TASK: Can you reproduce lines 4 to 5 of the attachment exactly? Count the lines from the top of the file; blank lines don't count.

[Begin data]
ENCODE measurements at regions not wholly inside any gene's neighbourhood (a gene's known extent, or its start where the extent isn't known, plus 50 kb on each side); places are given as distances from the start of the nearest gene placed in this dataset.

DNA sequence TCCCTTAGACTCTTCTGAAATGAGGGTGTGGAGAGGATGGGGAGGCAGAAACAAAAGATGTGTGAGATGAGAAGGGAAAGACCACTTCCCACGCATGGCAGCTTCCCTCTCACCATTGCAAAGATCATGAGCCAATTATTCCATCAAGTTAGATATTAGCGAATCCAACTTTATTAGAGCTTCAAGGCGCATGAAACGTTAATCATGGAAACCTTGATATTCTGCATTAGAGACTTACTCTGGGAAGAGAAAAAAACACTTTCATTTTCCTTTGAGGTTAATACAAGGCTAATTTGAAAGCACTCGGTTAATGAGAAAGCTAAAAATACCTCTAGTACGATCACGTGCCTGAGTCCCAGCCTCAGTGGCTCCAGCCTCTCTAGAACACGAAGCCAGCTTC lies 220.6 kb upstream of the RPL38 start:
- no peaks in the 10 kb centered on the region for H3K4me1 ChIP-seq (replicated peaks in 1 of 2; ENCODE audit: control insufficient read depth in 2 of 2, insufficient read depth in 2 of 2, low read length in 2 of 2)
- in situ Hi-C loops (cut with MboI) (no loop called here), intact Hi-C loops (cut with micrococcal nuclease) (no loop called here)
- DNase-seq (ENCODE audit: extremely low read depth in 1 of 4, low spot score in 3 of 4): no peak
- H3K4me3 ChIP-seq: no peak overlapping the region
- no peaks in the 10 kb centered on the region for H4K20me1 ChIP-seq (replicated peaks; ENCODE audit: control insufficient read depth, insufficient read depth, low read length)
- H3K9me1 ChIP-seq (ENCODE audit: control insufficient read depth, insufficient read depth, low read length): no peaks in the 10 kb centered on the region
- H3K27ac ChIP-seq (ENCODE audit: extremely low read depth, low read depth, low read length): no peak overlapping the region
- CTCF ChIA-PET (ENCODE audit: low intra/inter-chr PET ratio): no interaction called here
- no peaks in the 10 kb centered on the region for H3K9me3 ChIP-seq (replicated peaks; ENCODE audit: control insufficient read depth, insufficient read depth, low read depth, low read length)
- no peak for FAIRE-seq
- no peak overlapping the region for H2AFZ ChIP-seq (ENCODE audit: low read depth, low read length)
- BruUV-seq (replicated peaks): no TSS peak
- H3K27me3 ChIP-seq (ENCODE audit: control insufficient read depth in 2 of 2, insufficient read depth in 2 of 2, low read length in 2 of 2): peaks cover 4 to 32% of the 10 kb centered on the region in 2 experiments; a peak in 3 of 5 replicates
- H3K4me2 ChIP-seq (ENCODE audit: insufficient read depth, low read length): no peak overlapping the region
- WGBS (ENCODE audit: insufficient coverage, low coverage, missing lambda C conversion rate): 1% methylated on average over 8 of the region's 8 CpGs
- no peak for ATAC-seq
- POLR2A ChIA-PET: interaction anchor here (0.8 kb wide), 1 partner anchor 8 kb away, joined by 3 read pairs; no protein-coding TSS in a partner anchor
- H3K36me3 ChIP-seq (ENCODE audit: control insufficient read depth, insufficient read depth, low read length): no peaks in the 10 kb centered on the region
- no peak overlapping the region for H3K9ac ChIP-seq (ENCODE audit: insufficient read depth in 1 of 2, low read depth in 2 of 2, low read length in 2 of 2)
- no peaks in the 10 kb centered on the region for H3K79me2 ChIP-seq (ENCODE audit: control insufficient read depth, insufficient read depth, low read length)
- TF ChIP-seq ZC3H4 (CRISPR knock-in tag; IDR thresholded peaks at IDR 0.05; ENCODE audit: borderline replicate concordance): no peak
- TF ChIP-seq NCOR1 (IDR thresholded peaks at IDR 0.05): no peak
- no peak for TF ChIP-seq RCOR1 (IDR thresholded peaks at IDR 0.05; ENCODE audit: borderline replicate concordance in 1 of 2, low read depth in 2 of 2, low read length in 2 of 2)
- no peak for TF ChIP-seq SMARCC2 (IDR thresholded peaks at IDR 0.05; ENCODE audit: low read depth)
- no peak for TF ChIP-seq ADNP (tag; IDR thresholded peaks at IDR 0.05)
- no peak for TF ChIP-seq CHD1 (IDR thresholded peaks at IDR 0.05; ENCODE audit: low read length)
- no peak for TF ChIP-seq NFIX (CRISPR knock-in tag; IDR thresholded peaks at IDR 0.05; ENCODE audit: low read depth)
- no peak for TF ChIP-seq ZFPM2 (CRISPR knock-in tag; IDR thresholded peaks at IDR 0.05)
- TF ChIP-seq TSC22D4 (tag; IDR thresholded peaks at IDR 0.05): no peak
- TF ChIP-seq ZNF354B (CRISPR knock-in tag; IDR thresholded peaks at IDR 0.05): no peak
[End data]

- in situ Hi-C loops (cut with MboI) (no loop called here), intact Hi-C loops (cut with micrococcal nuclease) (no loop called here)
- DNase-seq (ENCODE audit: extremely low read depth in 1 of 4, low spot score in 3 of 4): no peak